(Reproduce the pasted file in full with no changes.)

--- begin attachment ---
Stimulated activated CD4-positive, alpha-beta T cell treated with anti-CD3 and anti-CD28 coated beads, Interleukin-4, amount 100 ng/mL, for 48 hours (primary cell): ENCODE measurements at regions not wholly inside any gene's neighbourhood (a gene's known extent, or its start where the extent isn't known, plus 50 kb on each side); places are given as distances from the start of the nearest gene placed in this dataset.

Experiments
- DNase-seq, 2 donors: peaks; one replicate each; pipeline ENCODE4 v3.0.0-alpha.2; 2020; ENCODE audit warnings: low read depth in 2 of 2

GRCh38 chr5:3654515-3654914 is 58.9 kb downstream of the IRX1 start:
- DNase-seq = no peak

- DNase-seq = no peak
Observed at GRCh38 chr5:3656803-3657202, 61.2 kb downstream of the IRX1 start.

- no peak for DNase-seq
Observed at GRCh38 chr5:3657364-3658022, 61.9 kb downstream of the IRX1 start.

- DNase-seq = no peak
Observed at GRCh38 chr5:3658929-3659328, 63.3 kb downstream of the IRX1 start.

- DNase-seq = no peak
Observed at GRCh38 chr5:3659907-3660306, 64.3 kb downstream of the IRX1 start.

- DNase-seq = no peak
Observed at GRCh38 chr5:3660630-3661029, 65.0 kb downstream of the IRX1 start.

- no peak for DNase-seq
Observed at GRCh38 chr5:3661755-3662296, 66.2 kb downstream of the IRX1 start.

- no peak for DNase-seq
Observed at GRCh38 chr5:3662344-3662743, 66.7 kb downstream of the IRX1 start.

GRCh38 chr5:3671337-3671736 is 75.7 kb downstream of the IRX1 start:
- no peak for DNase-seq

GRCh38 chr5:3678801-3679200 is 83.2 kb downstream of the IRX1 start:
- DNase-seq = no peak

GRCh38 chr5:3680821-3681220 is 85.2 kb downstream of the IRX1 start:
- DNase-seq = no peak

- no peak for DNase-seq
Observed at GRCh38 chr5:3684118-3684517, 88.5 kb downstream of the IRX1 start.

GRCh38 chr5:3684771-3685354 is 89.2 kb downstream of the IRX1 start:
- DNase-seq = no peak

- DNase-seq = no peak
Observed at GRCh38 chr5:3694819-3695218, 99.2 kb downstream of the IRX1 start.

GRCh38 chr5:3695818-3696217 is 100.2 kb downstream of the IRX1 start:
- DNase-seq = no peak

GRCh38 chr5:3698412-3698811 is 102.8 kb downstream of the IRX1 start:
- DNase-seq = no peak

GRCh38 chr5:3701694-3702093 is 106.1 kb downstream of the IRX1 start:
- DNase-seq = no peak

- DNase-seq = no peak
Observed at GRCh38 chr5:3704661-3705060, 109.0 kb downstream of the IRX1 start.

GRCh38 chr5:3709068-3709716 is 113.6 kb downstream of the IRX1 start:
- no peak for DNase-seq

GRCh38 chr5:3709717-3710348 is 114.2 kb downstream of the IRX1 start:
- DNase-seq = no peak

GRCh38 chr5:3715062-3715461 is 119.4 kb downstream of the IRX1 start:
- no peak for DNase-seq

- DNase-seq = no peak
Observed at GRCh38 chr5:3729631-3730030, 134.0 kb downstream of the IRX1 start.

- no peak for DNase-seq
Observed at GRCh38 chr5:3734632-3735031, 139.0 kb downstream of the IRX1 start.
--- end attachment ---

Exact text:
Stimulated activated CD4-positive, alpha-beta T cell treated with anti-CD3 and anti-CD28 coated beads, Interleukin-4, amount 100 ng/mL, for 48 hours (primary cell): ENCODE measurements at regions not wholly inside any gene's neighbourhood (a gene's known extent, or its start where the extent isn't known, plus 50 kb on each side); places are given as distances from the start of the nearest gene placed in this dataset.

Experiments
- DNase-seq, 2 donors: peaks; one replicate each; pipeline ENCODE4 v3.0.0-alpha.2; 2020; ENCODE audit warnings: low read depth in 2 of 2

GRCh38 chr5:3654515-3654914 is 58.9 kb downstream of the IRX1 start:
- DNase-seq = no peak

- DNase-seq = no peak
Observed at GRCh38 chr5:3656803-3657202, 61.2 kb downstream of the IRX1 start.

- no peak for DNase-seq
Observed at GRCh38 chr5:3657364-3658022, 61.9 kb downstream of the IRX1 start.

- DNase-seq = no peak
Observed at GRCh38 chr5:3658929-3659328, 63.3 kb downstream of the IRX1 start.

- DNase-seq = no peak
Observed at GRCh38 chr5:3659907-3660306, 64.3 kb downstream of the IRX1 start.

- DNase-seq = no peak
Observed at GRCh38 chr5:3660630-3661029, 65.0 kb downstream of the IRX1 start.

- no peak for DNase-seq
Observed at GRCh38 chr5:3661755-3662296, 66.2 kb downstream of the IRX1 start.

- no peak for DNase-seq
Observed at GRCh38 chr5:3662344-3662743, 66.7 kb downstream of the IRX1 start.

GRCh38 chr5:3671337-3671736 is 75.7 kb downstream of the IRX1 start:
- no peak for DNase-seq

GRCh38 chr5:3678801-3679200 is 83.2 kb downstream of the IRX1 start:
- DNase-seq = no peak

GRCh38 chr5:3680821-3681220 is 85.2 kb downstream of the IRX1 start:
- DNase-seq = no peak

- no peak for DNase-seq
Observed at GRCh38 chr5:3684118-3684517, 88.5 kb downstream of the IRX1 start.

GRCh38 chr5:3684771-3685354 is 89.2 kb downstream of the IRX1 start:
- DNase-seq = no peak

- DNase-seq = no peak
Observed at GRCh38 chr5:3694819-3695218, 99.2 kb downstream of the IRX1 start.

GRCh38 chr5:3695818-3696217 is 100.2 kb downstream of the IRX1 start:
- DNase-seq = no peak

GRCh38 chr5:3698412-3698811 is 102.8 kb downstream of the IRX1 start:
- DNase-seq = no peak

GRCh38 chr5:3701694-3702093 is 106.1 kb downstream of the IRX1 start:
- DNase-seq = no peak

- DNase-seq = no peak
Observed at GRCh38 chr5:3704661-3705060, 109.0 kb downstream of the IRX1 start.

GRCh38 chr5:3709068-3709716 is 113.6 kb downstream of the IRX1 start:
- no peak for DNase-seq

GRCh38 chr5:3709717-3710348 is 114.2 kb downstream of the IRX1 start:
- DNase-seq = no peak

GRCh38 chr5:3715062-3715461 is 119.4 kb downstream of the IRX1 start:
- no peak for DNase-seq

- DNase-seq = no peak
Observed at GRCh38 chr5:3729631-3730030, 134.0 kb downstream of the IRX1 start.

- no peak for DNase-seq
Observed at GRCh38 chr5:3734632-3735031, 139.0 kb downstream of the IRX1 start.